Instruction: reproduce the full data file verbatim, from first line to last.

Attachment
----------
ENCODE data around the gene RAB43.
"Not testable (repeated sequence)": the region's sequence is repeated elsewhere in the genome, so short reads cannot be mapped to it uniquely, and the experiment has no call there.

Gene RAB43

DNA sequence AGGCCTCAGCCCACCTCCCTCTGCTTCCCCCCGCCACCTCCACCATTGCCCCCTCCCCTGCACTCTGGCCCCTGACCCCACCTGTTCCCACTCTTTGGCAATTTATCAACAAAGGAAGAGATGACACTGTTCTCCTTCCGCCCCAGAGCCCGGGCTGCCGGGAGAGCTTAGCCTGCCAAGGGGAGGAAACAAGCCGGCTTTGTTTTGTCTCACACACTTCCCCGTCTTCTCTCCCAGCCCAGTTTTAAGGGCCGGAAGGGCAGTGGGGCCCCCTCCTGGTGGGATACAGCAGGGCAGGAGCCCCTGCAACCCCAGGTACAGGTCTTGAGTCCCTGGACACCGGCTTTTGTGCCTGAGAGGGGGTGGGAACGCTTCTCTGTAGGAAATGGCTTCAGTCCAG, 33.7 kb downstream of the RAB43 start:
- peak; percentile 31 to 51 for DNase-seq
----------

ENCODE data around the gene RAB43.
"Not testable (repeated sequence)": the region's sequence is repeated elsewhere in the genome, so short reads cannot be mapped to it uniquely, and the experiment has no call there.

Gene RAB43

DNA sequence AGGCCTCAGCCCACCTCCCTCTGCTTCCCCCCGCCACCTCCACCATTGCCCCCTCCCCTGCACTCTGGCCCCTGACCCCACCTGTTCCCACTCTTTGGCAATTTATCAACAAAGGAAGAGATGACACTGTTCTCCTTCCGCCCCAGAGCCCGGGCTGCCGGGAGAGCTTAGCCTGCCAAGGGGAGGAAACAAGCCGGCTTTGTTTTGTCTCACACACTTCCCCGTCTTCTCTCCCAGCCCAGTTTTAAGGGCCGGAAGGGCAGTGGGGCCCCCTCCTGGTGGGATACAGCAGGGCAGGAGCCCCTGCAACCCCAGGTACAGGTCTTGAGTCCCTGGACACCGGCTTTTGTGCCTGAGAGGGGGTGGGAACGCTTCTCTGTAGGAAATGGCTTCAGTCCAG, 33.7 kb downstream of the RAB43 start:
- peak; percentile 31 to 51 for DNase-seq